The Infantry therefore provided a Company to guard the Churchills against tank-hunting parties. Small arms fire and innumerable eerie noises helped to keep everyone on the alert
    throughout the night. When No. 2 Squadron took over from them at dawn the next morning. No. 1 had been in the line for eighteen solid hours.
    It had now become obvious that the Germans intended tofight to the last man, so the Grenadiers were ordered merely to cover the enemy's line of escape and wait until he withdrew, which was inevitable in the near future. A whole Infantry Brigade, a tank Battalion, Flails, Crocodiles, AVRE , Corps Artillery, and air bombardment had failed completely to drive the Germans out of Estry, and it was clear that they would not give in until their supplies had run out.
    The sleepless nights, and the exhausting hours spent in the tanks with all hatches closed, and the sickening smell of dead cows scattered all over the fields, combined to make this vigil
    over Estry one of the most unattractive tasks of the whole campaign. The enemy finally withdrew from Estry on August 11th and 12th and the Grenadiers were relieved by the 11th Armoured division who were to push on after the fleeing enemy to Vassy and beyond.

    Research, with photos and maps, on this battle covered here:

    Churchill tanks at Estry Aug 6th 1944 • Axis History Forum
     
  4. m kenny

    m kenny Senior Member

    That is me on AHF. I am in no doubt at all that the 3 photos are the same tank and would like a 'killer fact' to prove it.
    I also posted it on ML
    Allied WWII AFV Discussion Group: Churchill 79 AD. Estry, August 1944

    and it looks as if there maybe a fitting that confirms it is an AVRE and not a gun tank.
    Despite me having written the AHF post I only noticed yesterday it was a 79 AD tank and thus not Scots Gds and must have been knocked out after the actions I describe on AHF,
     
  5. canuck

    canuck Closed Account

  6. As already stated by other posters, this is probably an AVRE because of the 79 Armd Div emblem and the plates on the rear mudguards for fitting spare bogies. I'm not sure however whether this practice was exclusive to AVRE units. It's always difficult to prove that something does/did not exist. :)

    Another hint towards this tank being an AVRE is the absence of any trace of a gun: the Petard spigot mortar mounted on AVRE was easily shot/blown off, whereas a regular tank gun would be likely to remain, or if shot off would at least leave the stump of the barrel. In the extreme case that it is completley blown off, that is, including its breech and mounting, then the co-axial Besa and its protection go with it, whereas it is still visible on the photo.

    I've looked through the few War Diaries of AVRE units I have covering this period (26 and 80 Aslt Sqns RE), and it looks like on 7 Aug AVRE units were peppered over a number of assaulting formations for Op TOTALIZE, one AVRE Troop (6 tanks) being put under command of one Tank/Armoured Regiment for the Op. For example:

    26 Aslt Sqn RE:
    3 Tp u/c 107 RAC

    80 Aslt Sqn RE:
    1 Tp u/c 144 RAC in sp 51 HD
    2 Tp u/c 79 Aslt Sqn RE in sp 2 Cdn Div
    3 Tp u/c NORTHANTS YEO in sp 51 HD

    One would need to check the War Diaries of the various other AVRE units in order to identify which one was under command of 4 GREN GDS on 8 Aug.

    Michel
     
    Last edited: Dec 21, 2016
  7. Drew5233

    Drew5233 #FuturePilot 1940 Obsessive

    4 Grenadier Guards war diary in case it helps? Let me know if you ID the unit, I may have the war diary.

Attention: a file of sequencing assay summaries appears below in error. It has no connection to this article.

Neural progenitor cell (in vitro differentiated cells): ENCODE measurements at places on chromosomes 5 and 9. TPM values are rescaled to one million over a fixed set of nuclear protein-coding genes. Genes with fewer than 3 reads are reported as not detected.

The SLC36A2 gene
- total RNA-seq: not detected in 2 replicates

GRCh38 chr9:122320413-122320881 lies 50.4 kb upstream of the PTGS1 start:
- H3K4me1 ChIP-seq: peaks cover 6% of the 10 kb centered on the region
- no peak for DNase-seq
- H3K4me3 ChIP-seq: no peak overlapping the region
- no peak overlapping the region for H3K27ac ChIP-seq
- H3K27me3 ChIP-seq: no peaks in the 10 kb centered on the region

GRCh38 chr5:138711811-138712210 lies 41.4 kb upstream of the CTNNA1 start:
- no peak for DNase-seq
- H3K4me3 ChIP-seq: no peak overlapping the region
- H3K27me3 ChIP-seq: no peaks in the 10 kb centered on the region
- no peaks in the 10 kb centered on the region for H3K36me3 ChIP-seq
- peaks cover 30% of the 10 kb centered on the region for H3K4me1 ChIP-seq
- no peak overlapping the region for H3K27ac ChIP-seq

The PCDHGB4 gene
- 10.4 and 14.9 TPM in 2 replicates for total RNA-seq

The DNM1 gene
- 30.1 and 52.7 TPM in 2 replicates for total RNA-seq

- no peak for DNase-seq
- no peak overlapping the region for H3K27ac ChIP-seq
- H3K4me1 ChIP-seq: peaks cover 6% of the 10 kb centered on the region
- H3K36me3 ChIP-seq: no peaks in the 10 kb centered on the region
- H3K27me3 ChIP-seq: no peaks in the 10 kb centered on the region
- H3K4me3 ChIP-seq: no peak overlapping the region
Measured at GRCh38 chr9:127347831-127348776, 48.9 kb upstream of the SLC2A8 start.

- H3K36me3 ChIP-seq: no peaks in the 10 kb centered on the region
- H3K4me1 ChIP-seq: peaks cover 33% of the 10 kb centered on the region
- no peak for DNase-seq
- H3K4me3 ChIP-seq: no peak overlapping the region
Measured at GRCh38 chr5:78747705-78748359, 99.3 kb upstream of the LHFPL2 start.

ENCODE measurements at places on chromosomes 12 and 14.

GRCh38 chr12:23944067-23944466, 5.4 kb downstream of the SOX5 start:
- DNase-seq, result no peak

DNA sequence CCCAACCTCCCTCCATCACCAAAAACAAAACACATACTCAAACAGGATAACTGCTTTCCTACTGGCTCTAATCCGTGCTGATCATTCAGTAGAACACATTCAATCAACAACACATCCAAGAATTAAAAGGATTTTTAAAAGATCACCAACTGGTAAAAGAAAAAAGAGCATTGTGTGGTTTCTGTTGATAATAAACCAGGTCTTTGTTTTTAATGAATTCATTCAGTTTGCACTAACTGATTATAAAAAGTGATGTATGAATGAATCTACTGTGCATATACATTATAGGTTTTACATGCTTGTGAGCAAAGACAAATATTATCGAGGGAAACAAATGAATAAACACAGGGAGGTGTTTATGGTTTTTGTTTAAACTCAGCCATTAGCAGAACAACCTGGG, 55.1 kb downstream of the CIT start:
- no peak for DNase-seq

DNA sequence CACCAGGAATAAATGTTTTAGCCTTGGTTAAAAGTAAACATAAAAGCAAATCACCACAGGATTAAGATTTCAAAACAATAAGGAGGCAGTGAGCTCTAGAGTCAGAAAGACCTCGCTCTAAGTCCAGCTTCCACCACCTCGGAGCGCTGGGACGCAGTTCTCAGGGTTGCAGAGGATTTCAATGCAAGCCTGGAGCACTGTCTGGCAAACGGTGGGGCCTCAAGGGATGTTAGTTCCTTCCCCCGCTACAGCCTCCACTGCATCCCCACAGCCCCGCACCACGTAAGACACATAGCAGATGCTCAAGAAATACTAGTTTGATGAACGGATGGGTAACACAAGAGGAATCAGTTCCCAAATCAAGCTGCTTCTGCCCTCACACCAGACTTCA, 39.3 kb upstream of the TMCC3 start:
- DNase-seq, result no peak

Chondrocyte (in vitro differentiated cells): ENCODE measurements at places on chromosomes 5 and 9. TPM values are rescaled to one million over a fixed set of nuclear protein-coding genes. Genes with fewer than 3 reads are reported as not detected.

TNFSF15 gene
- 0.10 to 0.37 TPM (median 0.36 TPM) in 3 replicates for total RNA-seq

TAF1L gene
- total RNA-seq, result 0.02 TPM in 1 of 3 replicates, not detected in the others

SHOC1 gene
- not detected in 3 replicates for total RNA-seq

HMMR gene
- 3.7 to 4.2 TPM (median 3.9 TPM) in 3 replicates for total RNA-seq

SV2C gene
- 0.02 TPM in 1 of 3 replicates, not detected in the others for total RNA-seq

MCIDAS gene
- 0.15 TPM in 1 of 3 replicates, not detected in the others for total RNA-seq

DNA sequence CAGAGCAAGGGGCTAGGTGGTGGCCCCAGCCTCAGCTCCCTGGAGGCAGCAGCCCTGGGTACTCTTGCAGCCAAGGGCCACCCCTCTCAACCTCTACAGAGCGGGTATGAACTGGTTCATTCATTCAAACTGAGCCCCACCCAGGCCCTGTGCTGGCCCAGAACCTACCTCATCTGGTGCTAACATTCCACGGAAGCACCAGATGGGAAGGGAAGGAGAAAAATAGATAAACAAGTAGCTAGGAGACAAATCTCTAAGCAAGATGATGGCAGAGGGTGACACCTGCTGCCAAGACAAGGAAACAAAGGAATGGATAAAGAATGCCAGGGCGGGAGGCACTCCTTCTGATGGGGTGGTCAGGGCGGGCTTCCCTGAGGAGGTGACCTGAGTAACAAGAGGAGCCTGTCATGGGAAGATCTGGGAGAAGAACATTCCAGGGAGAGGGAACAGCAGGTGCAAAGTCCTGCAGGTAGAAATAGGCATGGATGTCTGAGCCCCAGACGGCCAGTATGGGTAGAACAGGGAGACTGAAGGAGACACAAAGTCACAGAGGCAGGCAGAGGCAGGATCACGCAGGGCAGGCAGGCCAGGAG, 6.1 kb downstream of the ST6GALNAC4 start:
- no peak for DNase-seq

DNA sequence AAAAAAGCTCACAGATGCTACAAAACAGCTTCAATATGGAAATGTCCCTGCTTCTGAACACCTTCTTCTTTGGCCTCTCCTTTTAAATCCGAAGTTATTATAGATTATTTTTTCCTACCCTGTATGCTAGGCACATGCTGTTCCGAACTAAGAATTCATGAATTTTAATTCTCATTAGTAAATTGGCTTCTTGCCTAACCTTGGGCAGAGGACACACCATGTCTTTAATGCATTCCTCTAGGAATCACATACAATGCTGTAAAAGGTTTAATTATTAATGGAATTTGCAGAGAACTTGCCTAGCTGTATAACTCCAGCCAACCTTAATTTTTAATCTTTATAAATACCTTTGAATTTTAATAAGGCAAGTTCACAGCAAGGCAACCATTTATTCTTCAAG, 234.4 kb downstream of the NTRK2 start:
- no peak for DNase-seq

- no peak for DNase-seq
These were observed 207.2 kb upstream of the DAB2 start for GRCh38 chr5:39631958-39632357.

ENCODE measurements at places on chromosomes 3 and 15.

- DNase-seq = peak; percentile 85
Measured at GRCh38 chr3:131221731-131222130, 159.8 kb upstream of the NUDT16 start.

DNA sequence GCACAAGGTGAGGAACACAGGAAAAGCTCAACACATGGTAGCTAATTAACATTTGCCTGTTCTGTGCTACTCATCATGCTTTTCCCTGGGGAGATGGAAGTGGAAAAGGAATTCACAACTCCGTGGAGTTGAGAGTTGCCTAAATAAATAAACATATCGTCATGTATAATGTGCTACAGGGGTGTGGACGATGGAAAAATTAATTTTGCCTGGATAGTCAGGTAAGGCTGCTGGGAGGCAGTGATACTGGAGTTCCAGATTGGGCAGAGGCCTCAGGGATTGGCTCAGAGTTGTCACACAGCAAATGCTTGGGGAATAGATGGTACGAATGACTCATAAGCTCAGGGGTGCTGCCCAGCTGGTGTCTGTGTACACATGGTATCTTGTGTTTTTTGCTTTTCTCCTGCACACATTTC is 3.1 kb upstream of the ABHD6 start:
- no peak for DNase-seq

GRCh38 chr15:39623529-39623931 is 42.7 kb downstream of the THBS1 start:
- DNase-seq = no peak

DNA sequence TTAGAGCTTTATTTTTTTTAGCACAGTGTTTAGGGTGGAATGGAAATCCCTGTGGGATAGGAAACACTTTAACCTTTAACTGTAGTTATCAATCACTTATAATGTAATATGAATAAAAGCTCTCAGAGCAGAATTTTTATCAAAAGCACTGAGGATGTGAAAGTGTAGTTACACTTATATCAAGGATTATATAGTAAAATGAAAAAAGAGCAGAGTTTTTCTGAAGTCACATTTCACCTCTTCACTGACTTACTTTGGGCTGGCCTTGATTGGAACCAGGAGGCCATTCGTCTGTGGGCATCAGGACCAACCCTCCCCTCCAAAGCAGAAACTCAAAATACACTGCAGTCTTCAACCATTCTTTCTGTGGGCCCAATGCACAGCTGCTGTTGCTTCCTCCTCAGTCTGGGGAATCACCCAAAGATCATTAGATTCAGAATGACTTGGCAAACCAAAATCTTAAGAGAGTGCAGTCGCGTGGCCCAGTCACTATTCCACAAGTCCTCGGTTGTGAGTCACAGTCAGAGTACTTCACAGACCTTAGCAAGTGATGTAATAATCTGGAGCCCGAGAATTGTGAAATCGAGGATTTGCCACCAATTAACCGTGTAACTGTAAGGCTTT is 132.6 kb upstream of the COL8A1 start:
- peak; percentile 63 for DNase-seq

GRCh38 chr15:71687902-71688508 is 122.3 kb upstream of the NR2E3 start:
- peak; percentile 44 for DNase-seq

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    stolpi likes this.
  8. The War Diary of 141 RAC confirms that 6 Crocs (12 & 13 Tps) as well as 6 AVRE took part the assault on ESTRY on 8 Aug, but fails to identify the AVRE unit.

    The answer might be in one of the appendices to HQ 44th (Lowland) Infantry Brigade War Diary for Aug 44:
    Appx 4 - 44 (L) Inf Bde Mov Instr No. 3
    Appx 5 - Outline of Ops by 8 Corps
    Appx 6 - 44 (L) Inf Bde Op Instr No.3

    Michel
     

    Attached Files:

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  9. m kenny

    m kenny Senior Member

    A good pic of the bogie stowage method
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    CoenNL likes this.
  10. Very nice photo Michael!

    The spare track plate stowage method is also very clear. The D Day after action report for 77 Aslt Sqn RE states that each AVRE was normally to carry 21 spare track plates. Here we can see 11 of them fitted to the right side of the tank (6 on the turret and 5 on the hull). Photos of other tanks show another 4 on the glacis plate. The remaining 6 should therefore be on the turret and hull left sides, but I could not find any clear photo showing this. Most photos I could find showing the left side of AVRE show many more than 6 track plates, but then they were usually taken much later in the campaign.

    The following photo shows AVRE 3B (second veh in 3 Tp) of 87 Aslt Sqn RE at Vaucelles on 7 Aug 44, with the spare bogie mounting plate as well as the track stowage method as per Michael's photo above:
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    THE BRITISH ARMY IN THE NORMANDY CAMPAIGN 1944. © IWM (B 8774)
    IWM Non Commercial Licence

    Next is 3F, another AVRE of the same unit at the same place (see house on the left) and probably on the same day. The track stowage shows 2 plates on the turret, plus (at least) 1 stowed vertically behind the pannier door and 2 more stowed horizontally. The 6th and final one is probably in its standard location behind the air intake louvre.

    This nice colour pic also shows that the standard tac sign system of colour codes for regiments within a brigade was also used in 1 Aslt Bde RE (yellow for the second regiment, here 6 Aslt Regt RE), as was the one for squadrons within a regiment (circle for third squadron), with the added peculiarity that (at least for this sqn) the sqn tac sign was made of two fine, concentric lines instead of the more usual single, thicker line:
    Churchill IV AVRE 3F 87 ASRE COLOUR - Vaucelles, prob 7 Aug 44.jpg

    Michel
     
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  11. Tom OBrien

    Tom OBrien Senior Member

    Hi, I went to Kew today and found this:

    Source: WO171/1806 – 77 Assault Squadron RE

    7 August 1944
    0330 Orders for 3 Tp to drop fascines and join 227 Bde 15 (S) Div at 7543.
    0700 Tp arrived at and harboured 753428 near MONTCHARIVEL. OC and Tp Ldr reported to comd 227 Bde, who required AVRE for attack on ESTRY 7437.
    1000 Tp Ldr Lt. DAVID went fwd with Brigadier to visit bns. Later reported killed by shellfire when on recce.